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BOOK REVIEW: All the Bright Places by Jennifer Niven

| 10 September 2015 | Reply

BOOK REVIEW: All the Bright Places by Jennifer Niven

Penguin Books
January 2015
Paperback, £7.99
Reviewed by Aly Locatelli


All the Bright Places

Is today a good day to die?

All the Bright Places turned out to be one of the most personal books of the year for this particular reader. Although it’s being marketed as “The Fault in Our Stars meets Eleanor and Park“, I have to violently disagree. As someone who detested both of those books, All the Bright Places touched something that those books did not.

Theodore Finch, seventeen, wants to die. He knows the best ways to commit suicide, as well as the international percentages of those ways, and knows all the most famous suicide notes off by heart. Stood on the school’s bell tower, Finch is ready to jump.

“Is today a good day to die?
And if not today– when?”

But then someone points at the bell tower — not at Finch, who has been labelled ‘freak’ and ‘weirdo’ and whom no one really cares about — but at a girl who has climbed onto the ledge beside him, Violet. She thinks she wants to jump, too.

“From down below, someone yells, “Violet? Is that Violet up there?”
“Oh God,” she says, so low I barely hear it. “OhGodohGodohGod.” The wind blows her skirt and hair, and it looks like she’s going to fly away.

Violet has realised she doesn’t want to die and, being popular and pretty and everything Finch is not, he decides to save her reputation by acting as if she climbed up there to save his life. From there, a strange friendship begins to grow, only to be fortified by a US Geography project Violet was planning on not doing. Together, Violet learns how to live from a boy who wants to die, and Finch tries to remain Awake for as long as possible. Because, sometimes, Finch’s brain makes him forget things: a day, a week, a month. He goes Asleep, and he’s terrified that one day, he will never be Awake again.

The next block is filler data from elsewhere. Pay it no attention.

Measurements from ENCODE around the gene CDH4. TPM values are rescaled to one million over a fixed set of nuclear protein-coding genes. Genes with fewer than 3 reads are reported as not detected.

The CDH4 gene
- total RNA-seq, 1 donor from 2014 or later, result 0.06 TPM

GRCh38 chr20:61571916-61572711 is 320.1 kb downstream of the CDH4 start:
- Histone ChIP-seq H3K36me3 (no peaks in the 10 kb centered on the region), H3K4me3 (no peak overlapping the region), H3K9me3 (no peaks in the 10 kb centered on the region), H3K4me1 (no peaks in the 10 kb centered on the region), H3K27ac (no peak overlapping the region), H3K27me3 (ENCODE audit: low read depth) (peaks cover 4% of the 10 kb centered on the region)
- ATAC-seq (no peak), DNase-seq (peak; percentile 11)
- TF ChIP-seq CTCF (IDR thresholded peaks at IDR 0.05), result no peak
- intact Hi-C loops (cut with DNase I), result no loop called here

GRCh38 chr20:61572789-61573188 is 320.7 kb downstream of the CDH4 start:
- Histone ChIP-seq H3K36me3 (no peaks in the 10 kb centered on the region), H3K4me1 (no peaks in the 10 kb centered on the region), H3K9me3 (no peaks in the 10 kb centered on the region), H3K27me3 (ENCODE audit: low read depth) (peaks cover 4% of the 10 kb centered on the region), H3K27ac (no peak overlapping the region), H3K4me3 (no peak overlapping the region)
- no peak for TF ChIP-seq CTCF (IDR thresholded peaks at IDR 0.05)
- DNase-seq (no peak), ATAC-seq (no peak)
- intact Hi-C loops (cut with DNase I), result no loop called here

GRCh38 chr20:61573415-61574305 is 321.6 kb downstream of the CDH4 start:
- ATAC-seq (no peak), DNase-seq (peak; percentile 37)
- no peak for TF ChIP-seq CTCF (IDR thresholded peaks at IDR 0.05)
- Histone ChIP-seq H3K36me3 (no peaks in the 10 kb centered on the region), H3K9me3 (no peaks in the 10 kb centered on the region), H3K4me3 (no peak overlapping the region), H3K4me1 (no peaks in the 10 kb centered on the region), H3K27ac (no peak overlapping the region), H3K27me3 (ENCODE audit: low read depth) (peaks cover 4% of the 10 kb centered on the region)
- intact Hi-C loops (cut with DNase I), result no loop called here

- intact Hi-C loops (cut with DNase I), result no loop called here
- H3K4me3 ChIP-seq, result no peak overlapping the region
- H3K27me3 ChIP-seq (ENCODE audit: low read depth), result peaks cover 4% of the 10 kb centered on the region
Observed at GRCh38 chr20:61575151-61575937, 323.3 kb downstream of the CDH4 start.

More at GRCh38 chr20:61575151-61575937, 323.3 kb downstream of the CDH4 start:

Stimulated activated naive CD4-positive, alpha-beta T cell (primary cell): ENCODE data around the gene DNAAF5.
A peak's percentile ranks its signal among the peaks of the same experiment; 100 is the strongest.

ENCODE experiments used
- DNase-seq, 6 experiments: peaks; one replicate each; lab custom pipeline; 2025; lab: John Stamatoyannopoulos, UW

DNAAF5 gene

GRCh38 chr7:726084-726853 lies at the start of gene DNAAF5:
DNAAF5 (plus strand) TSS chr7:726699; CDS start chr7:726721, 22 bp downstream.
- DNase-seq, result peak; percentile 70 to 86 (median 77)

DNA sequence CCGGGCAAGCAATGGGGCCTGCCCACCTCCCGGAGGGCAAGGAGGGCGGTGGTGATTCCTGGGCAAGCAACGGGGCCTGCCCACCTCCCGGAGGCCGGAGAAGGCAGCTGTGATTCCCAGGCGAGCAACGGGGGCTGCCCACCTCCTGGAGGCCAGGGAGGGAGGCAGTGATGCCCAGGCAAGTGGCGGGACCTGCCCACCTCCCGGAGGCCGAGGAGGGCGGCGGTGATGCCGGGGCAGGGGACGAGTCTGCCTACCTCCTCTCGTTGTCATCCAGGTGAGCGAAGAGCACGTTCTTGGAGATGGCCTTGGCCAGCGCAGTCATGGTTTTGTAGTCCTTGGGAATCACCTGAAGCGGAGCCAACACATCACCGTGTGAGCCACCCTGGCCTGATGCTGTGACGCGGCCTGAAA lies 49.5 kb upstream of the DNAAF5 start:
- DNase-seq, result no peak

“Listen, I’m the freak. I’m the weirdo. I’m the troublemaker. I start fights. I let people down. Don’t make Finch mad, whatever you do. Oh, there he goes again, in one of his moods. Moody Finch. Angry Finch. Unpredictable Finch. Crazy Finch. But I’m not a compilation of symptoms. Not a casualty of shitty parents and an even shittier chemical makeup. Not a problem. Not a diagnosis. Not an illness. Not something to be rescued. I’m a person.”

All the Bright Places made me think, made me cry, and made me realise that, although everyone feels alone at some point in their lives, we really aren’t. Theodore Finch may be a fictional character, but his mental illness and the way he struggles every day just to get out of bed are incredibly real. Even now, there’s a huge stigma on mental illness: if people can’t see it, then you’re not really “sick.” Even now, every forty seconds someone commits suicide because of mental illness or because they felt like they had no other choice. I found myself relating to Finch on every single level, from the desperate way he wants to live to the desperate way he wants to die, and when I turned the last page, I thought to myself: It’s sad, and beautiful and incredibly real.

This is also a book that caused a lot of mayhem in the book blogging community. People either loved it or hated it. Many said it ‘mocked’ mental illness, just like Green’s The Fault in Our Stars mocked cancer sufferers and survivors, and many said it was unrealistic. I disagree. In my honest opinion, All the Bright Places is the most realistic portrayal of mental illness I have encountered so far — the helplessness, the exhaustion, the desperation. Theodore Finch may not be real, but what he goes through couldn’t be more real.

I couldn’t recommend All the Bright Places highly enough.

Category: Book Reviews, Other Reviews

About the Author ()

21. A reader, a writer, a reviewer and a full-time sloth lover. I am addicted to coffee and my laptop, and love reading especially when it's rainy outside.

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